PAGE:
Historical fiction fans might be interested to attend the 2017 Melbourne Historical Novel Society Australasia conference on 8-10 September. The programme features over 60 speakers HNSA Conference Speakers You can read interviews with some of the participating authors at the HNSA Blog
About Theresa: I am an avid reader and book collector with a particular interest in Australian colonial history, circus life during the Great Depression, and the World War II era – an eclectic mix! I write Australian contemporary fiction and have four novels published, with another one to be released this year, although I am making the switch with my sixth novel into Historical fiction with a dual timeline. You can find me on Facebook at Theresa Smith Writes, Goodreads Theresa Smith, and Twitter @TessSmithWrites
I’m not familiar with Brear’s work but was interested to read that she would have loved to live in the Colonial era. My mother loves books about pioneering Australian women. A story about a woman ‘creating a farm out of nothing’ would fit her reading style perfectly. Is that the style of this author?
Karenlee, she writes a few different series and types of novels but to my understanding the line that Nicola’s Virtue is from is very much to the colonial style your mother favours.
Thank you for your comments. My next novel that will be released in May is another Australian historical, A Noble place, which is about a woman and her family who build a horse stud in 1850s. I’ve set in the area I lived in which is called the Southern Highlands of N.S.W. Your mother may enjoy that one too.
Thank you Anne Marie for the interesting answers to questions about writing historical fiction. I fully agree that only a small part of your research should be used in a novel. As you point out you are not writing non-fiction.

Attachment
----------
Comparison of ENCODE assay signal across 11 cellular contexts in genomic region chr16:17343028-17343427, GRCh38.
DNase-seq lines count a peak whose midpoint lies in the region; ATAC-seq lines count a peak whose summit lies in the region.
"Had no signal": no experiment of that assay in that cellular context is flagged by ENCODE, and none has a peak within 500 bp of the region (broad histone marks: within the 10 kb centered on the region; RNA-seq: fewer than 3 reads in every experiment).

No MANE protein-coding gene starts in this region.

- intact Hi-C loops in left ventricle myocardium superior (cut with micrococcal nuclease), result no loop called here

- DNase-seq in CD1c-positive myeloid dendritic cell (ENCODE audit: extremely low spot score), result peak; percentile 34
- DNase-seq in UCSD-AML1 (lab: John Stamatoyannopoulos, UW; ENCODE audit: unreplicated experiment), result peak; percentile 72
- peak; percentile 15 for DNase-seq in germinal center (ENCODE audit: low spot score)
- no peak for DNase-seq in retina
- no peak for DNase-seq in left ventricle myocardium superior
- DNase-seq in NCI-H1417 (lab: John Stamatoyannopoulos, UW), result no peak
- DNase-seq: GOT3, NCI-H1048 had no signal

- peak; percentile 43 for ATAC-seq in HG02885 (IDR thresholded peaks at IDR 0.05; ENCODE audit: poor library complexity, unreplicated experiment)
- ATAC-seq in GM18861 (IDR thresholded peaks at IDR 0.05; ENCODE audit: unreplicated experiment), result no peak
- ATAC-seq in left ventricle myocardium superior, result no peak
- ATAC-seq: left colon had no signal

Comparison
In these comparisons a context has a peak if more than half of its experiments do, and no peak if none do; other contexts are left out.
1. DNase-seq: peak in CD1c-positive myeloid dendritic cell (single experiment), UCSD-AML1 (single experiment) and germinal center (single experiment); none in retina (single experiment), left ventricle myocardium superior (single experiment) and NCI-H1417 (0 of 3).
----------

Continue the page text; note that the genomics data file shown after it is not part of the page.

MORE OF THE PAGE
I love this spotlight on AnneMarie Brear. I had no idea she was an Australian author. I read Where Dragonflies Hover last year and loved the dual timeline and the links between then and now. It is a beautiful story. I’m looking forward to reading AnneMarie’s new book.
Where Dragonflies Hover is such a beautiful title, isn’t it? I must look that one up. I enjoyed putting together AnneMarie’s Spotlight. She’s so lovely and such an interesting woman.
Thank you Veronica.
I’m so glad you enjoyed Where Dragonflies Hover. The diary part about Allie, the Australian WWI nurse is inspired by the book The Other ANZACs written by Peter Rees. I did a lot of research for WDH and really enjoyed learning about the hardships the nurses worked under.
I always enjoy AnneMarie’s novels. Her female characters are strong and realistic. Great interview.
Until recently, I hadn’t come across AnneMarie’s work. I’m keen to get into her books now.
Fascinating article! I have read ‘Kitty McKenzie’s Land’ and thoroughly enjoyed it – felt drawn into the world which is interesting to me, living so far away in England, UK.
I love to hear that readers from across the globe enjoy novels set in Australia!
As a long time fan and friend of AnneMarie’s it still amazes me how consistent her stories are and yet her characters are always individuals who jump off the page. I recommend all her books and I have read a few.
Any particular favourites you would recommend as a starting point Anita?
Where Dragonflies Hover which I loved, A Nobel Place, Grace’s Courage, Nicola’s Virtue, Aurora’s Pride, Broken Hero and a contemporary love story Hooked on You is a good read too. If you hadn’t already guessed AnneMarie is a mentor of mine and if not for her my first novel would never have been published.
That’s wonderful! And thanks for the recommendations.
I love AnneMarie Brear’s novels which are so vivid and realistic, with wonderful strong heroines. Where Dragonflies Hover is a favourite.
I keep hearing good things about Where Dragonflies Hover! I must read this soon.
Thank you Debbie.